Rick Mulready, who teaches others about effective Facebook ads, offers an Earnings Disclaimer that meets all the elements above:
However, there is no link in the footer, even though other agreements are listed:
Presumably, the Earnings Disclaimer becomes accessible when you sign up for coaching or one of his courses.
However, the point of the disclaimer is to alert users before they purchase or subscribe to your product. Even if you give users a chance to review the disclaimers before they sign up, still make the effort to add it to your footer.
That is more likely to meet the FTC's standards regarding conspicuous placement.
Earnings Disclaimers contain the same material but are often presented differently. Depending on your own writing style, you may want an informal, formal or legalistic approach to yours.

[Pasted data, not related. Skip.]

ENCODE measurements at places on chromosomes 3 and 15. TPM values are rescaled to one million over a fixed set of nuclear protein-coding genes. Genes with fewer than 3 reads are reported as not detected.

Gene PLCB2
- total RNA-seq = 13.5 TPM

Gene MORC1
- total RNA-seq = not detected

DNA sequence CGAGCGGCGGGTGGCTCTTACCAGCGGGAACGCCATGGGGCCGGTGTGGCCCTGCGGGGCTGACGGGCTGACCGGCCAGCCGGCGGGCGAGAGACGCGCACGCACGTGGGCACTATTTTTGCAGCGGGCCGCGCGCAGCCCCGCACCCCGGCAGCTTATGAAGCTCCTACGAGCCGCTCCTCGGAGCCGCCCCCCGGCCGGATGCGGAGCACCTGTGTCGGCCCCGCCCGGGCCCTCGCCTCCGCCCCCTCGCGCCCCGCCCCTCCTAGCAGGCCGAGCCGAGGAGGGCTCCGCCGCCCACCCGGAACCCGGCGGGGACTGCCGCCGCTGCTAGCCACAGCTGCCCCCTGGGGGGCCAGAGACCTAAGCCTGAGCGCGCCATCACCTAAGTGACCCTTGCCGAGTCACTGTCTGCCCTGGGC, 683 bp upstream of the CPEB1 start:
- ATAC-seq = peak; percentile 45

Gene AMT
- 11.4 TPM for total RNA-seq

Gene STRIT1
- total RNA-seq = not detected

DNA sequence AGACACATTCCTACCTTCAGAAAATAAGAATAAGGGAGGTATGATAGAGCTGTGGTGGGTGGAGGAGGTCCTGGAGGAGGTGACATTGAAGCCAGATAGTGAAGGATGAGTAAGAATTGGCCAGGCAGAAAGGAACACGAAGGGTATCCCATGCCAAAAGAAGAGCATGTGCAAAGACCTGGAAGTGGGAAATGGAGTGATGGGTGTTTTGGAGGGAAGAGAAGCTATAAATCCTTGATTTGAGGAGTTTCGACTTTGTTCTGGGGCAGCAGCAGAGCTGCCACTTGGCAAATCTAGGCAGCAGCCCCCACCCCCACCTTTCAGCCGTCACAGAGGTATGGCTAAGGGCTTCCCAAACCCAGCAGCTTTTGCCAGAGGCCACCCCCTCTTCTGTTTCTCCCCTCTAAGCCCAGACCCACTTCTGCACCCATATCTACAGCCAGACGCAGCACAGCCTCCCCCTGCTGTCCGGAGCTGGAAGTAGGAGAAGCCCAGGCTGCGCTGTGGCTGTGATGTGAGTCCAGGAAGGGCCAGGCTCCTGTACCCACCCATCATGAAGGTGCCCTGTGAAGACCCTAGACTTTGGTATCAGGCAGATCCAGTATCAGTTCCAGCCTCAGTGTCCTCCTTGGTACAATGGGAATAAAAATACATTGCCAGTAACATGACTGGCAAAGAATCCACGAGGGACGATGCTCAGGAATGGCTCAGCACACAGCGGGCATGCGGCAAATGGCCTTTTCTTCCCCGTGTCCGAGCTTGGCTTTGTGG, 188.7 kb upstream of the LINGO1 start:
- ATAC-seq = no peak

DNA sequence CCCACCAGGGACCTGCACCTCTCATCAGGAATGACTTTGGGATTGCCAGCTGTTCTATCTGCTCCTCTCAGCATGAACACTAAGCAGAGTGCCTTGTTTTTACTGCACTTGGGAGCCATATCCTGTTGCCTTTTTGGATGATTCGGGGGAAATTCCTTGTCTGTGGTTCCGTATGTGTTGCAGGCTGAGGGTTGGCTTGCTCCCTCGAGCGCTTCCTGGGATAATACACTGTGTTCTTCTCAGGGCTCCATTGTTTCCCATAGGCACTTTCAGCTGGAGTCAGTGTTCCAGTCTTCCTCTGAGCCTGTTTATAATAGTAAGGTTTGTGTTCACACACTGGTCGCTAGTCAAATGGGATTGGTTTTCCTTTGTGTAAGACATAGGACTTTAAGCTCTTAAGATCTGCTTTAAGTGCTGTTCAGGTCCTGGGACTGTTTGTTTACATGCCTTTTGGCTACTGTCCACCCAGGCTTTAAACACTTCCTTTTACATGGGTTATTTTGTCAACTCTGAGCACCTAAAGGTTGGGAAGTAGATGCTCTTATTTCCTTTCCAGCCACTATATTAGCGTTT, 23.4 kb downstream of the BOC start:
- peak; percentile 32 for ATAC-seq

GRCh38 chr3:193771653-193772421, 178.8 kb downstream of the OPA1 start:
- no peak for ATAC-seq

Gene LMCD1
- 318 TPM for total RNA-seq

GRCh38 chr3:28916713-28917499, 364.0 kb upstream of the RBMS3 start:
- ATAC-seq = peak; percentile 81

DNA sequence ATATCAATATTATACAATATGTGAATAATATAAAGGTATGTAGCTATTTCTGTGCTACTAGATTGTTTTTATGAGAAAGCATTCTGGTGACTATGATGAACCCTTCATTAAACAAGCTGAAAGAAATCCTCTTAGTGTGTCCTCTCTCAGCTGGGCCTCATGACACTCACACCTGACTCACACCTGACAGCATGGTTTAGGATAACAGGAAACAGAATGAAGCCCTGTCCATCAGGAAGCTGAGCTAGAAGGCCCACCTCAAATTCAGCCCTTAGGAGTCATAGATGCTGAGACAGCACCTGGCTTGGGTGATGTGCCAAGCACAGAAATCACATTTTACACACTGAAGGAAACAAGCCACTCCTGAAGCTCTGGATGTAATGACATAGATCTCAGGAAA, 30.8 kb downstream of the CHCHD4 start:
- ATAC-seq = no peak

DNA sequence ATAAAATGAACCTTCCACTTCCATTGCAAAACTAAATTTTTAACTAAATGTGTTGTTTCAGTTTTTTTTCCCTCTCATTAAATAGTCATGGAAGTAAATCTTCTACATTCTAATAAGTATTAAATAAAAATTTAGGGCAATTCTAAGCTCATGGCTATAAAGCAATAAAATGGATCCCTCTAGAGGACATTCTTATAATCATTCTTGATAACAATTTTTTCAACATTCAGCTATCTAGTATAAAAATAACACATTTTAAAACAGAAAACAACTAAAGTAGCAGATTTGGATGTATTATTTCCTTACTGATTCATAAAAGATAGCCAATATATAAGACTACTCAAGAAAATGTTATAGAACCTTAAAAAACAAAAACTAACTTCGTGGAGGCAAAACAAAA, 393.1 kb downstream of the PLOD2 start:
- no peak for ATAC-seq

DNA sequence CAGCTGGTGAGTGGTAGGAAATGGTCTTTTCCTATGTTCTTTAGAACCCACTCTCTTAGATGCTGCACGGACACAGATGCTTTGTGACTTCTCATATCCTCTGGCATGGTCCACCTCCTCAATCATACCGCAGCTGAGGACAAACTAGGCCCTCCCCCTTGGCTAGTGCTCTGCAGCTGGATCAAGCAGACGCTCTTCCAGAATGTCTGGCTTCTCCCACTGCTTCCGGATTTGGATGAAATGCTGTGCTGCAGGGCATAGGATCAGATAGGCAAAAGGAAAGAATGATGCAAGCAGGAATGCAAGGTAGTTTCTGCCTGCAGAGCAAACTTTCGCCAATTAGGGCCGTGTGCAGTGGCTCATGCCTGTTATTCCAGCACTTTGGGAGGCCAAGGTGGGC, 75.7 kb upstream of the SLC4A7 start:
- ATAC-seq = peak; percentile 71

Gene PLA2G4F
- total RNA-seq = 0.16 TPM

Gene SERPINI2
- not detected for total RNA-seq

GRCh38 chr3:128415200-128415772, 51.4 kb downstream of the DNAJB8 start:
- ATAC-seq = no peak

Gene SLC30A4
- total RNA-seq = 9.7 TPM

As long as it contains the four elements above, you will likely pass FTC scrutiny.
Smart Passive Income, run by Pat Flynn, presents the Earnings Disclaimer in a conversational style.
The material on this site reflects Flynn's experience as the founder and does not seem to emphasize testimonials.
So, the Earnings Disclaimer focuses more on the role of individual effort rather than claimed income figures and how that worked for Flynn.
It starts off with no guarantees:
Then it ends emphasizing effort and having a good idea in the first place. Success is never guaranteed:
While it is very subtle, this Earnings Disclaimer meets the elements. There is no guarantee of future earnings, users must make an effort, and the founder's past success is not guaranteed for everyone.
Also, his condemnation of "get rich quick" approaches makes it clear he does not fall under that category or convey that impression.
Amy Porterfield also offers an easily comprehended Earnings Disclaimer. It meets all the elements and elaborates to further separate her advice from the efforts of her podcast listeners.
It starts with a very clear statement of what the website does not offer: